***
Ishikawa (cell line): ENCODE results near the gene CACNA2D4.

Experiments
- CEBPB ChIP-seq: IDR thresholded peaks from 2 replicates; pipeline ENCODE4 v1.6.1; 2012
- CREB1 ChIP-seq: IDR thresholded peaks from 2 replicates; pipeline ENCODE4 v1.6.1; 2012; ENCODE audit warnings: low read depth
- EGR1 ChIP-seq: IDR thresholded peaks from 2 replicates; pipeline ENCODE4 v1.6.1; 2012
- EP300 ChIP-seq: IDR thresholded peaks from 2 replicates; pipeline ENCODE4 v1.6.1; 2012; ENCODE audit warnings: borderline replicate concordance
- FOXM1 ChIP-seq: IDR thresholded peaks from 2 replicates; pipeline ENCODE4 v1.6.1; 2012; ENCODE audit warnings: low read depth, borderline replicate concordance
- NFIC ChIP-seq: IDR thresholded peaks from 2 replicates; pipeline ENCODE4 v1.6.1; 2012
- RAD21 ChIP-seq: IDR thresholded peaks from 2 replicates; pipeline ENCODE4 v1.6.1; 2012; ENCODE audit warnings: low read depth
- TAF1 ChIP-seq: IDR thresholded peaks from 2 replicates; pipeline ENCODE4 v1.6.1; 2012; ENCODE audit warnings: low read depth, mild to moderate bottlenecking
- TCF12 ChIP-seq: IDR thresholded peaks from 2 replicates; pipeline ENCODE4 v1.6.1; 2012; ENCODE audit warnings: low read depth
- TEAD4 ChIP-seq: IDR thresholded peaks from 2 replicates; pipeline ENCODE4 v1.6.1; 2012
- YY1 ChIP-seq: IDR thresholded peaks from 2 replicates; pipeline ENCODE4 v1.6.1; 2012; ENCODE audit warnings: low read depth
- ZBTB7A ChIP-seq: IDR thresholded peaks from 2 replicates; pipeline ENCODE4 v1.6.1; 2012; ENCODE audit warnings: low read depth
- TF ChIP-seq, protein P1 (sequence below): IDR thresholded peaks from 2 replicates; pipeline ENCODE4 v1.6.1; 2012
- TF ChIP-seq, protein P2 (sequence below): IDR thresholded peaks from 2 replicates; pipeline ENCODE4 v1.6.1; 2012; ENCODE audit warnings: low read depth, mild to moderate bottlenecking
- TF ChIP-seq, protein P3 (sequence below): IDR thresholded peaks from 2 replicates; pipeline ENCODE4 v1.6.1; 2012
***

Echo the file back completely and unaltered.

Ishikawa (cell line): ENCODE results near the gene CACNA2D4.

Experiments
- CEBPB ChIP-seq: IDR thresholded peaks from 2 replicates; pipeline ENCODE4 v1.6.1; 2012
- CREB1 ChIP-seq: IDR thresholded peaks from 2 replicates; pipeline ENCODE4 v1.6.1; 2012; ENCODE audit warnings: low read depth
- EGR1 ChIP-seq: IDR thresholded peaks from 2 replicates; pipeline ENCODE4 v1.6.1; 2012
- EP300 ChIP-seq: IDR thresholded peaks from 2 replicates; pipeline ENCODE4 v1.6.1; 2012; ENCODE audit warnings: borderline replicate concordance
- FOXM1 ChIP-seq: IDR thresholded peaks from 2 replicates; pipeline ENCODE4 v1.6.1; 2012; ENCODE audit warnings: low read depth, borderline replicate concordance
- NFIC ChIP-seq: IDR thresholded peaks from 2 replicates; pipeline ENCODE4 v1.6.1; 2012
- RAD21 ChIP-seq: IDR thresholded peaks from 2 replicates; pipeline ENCODE4 v1.6.1; 2012; ENCODE audit warnings: low read depth
- TAF1 ChIP-seq: IDR thresholded peaks from 2 replicates; pipeline ENCODE4 v1.6.1; 2012; ENCODE audit warnings: low read depth, mild to moderate bottlenecking
- TCF12 ChIP-seq: IDR thresholded peaks from 2 replicates; pipeline ENCODE4 v1.6.1; 2012; ENCODE audit warnings: low read depth
- TEAD4 ChIP-seq: IDR thresholded peaks from 2 replicates; pipeline ENCODE4 v1.6.1; 2012
- YY1 ChIP-seq: IDR thresholded peaks from 2 replicates; pipeline ENCODE4 v1.6.1; 2012; ENCODE audit warnings: low read depth
- ZBTB7A ChIP-seq: IDR thresholded peaks from 2 replicates; pipeline ENCODE4 v1.6.1; 2012; ENCODE audit warnings: low read depth
- TF ChIP-seq, protein P1 (sequence below): IDR thresholded peaks from 2 replicates; pipeline ENCODE4 v1.6.1; 2012
- TF ChIP-seq, protein P2 (sequence below): IDR thresholded peaks from 2 replicates; pipeline ENCODE4 v1.6.1; 2012; ENCODE audit warnings: low read depth, mild to moderate bottlenecking
- TF ChIP-seq, protein P3 (sequence below): IDR thresholded peaks from 2 replicates; pipeline ENCODE4 v1.6.1; 2012